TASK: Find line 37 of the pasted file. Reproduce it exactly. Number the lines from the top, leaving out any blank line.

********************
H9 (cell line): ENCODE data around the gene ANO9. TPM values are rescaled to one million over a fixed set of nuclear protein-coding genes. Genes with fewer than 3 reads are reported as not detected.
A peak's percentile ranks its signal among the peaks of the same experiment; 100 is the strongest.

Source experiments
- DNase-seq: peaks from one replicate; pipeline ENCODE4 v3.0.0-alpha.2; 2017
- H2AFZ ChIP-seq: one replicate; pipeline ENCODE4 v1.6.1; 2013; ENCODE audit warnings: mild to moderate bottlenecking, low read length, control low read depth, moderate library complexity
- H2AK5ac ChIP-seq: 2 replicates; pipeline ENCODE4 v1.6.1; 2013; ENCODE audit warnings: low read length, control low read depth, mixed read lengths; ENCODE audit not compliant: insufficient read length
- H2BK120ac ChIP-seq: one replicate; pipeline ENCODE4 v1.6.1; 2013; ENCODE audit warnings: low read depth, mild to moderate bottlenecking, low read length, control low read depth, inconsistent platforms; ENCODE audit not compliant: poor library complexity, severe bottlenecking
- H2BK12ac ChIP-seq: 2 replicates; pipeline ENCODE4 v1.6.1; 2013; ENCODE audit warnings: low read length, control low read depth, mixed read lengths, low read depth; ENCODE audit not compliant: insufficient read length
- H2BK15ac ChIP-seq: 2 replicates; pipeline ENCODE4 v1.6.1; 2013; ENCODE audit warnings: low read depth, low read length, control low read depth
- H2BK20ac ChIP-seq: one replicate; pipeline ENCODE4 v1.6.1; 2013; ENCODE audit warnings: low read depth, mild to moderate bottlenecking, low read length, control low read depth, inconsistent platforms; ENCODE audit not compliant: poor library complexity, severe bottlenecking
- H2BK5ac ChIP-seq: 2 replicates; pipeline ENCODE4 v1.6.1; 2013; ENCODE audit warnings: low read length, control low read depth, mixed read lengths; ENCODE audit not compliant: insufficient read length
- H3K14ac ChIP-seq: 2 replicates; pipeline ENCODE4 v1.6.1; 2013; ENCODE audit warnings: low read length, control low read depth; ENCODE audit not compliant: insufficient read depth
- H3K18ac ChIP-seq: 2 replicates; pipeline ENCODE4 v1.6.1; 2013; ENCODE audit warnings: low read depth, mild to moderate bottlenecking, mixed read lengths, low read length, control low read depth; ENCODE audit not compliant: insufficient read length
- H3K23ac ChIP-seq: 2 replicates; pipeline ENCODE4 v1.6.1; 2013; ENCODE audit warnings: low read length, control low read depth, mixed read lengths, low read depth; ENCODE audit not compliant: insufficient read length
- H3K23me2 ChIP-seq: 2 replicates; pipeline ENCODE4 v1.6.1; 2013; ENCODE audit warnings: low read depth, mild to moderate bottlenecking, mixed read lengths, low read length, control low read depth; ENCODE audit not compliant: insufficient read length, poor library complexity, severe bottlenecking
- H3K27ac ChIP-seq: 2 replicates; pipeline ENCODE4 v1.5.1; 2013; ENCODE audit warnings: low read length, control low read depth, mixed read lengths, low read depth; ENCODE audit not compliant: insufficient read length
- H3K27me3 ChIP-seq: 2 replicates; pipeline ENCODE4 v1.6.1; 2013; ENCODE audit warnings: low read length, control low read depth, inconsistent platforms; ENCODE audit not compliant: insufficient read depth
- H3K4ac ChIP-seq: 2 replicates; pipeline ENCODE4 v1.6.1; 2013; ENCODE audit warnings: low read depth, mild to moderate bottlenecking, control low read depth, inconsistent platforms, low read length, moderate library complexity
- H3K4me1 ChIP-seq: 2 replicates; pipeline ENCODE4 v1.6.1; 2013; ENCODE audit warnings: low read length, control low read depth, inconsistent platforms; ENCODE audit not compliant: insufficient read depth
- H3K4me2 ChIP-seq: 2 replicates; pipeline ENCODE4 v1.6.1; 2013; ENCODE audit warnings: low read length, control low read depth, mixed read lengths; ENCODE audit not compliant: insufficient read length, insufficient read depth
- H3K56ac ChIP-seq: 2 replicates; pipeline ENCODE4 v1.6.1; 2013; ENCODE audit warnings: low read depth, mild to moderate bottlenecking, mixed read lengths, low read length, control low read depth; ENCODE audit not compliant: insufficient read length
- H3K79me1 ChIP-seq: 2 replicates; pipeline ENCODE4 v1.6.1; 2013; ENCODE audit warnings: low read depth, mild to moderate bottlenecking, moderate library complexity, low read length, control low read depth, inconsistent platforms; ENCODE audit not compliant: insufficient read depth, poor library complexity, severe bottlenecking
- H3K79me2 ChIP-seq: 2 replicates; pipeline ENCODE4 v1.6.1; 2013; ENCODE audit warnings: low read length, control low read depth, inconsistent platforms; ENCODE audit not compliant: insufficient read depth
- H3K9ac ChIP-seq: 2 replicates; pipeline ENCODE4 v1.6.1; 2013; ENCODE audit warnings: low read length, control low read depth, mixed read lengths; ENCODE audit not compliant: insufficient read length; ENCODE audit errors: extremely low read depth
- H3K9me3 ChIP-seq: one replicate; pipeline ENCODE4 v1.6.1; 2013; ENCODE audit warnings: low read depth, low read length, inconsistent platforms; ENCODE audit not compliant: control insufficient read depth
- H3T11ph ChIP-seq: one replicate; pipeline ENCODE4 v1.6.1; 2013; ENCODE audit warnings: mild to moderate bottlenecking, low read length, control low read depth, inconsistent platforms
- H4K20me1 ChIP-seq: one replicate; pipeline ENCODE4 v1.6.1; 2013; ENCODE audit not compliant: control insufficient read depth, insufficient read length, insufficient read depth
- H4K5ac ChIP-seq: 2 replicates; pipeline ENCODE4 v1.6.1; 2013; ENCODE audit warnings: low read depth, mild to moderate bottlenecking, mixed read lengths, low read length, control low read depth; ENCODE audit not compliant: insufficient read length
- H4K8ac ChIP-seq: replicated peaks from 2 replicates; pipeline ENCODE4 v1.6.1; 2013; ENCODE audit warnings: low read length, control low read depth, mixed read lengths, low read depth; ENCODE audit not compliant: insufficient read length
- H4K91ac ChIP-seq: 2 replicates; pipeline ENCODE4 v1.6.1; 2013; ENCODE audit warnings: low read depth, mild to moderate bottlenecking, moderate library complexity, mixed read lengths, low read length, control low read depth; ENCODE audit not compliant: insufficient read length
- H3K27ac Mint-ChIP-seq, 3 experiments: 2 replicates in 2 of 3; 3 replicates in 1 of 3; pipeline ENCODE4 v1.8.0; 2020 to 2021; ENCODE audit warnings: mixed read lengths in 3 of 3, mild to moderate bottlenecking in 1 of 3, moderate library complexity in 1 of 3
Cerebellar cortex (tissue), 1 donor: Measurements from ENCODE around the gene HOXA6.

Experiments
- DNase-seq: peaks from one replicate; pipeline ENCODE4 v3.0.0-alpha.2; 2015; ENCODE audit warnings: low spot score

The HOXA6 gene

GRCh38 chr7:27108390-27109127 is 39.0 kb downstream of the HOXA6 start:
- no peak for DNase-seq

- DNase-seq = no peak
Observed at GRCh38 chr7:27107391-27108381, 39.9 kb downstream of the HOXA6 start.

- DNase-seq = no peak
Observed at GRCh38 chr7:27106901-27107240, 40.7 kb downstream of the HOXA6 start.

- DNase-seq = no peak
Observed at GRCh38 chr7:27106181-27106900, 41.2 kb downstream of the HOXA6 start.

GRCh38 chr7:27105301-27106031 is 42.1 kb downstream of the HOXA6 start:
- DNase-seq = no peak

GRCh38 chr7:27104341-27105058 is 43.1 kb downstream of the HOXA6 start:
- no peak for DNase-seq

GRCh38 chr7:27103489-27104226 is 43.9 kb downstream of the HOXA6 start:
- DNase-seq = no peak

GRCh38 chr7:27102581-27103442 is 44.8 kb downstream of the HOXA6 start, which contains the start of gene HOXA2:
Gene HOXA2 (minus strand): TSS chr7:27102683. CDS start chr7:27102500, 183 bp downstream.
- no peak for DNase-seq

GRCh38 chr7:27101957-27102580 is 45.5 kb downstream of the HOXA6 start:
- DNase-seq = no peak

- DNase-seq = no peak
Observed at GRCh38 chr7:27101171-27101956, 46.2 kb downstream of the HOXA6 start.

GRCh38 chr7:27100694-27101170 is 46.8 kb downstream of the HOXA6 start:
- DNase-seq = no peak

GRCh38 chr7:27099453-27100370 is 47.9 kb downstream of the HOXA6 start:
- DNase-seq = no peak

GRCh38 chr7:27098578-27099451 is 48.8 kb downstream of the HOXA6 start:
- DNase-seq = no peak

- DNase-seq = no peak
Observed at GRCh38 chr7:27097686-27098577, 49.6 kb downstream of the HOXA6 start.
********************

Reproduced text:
- no peak for DNase-seq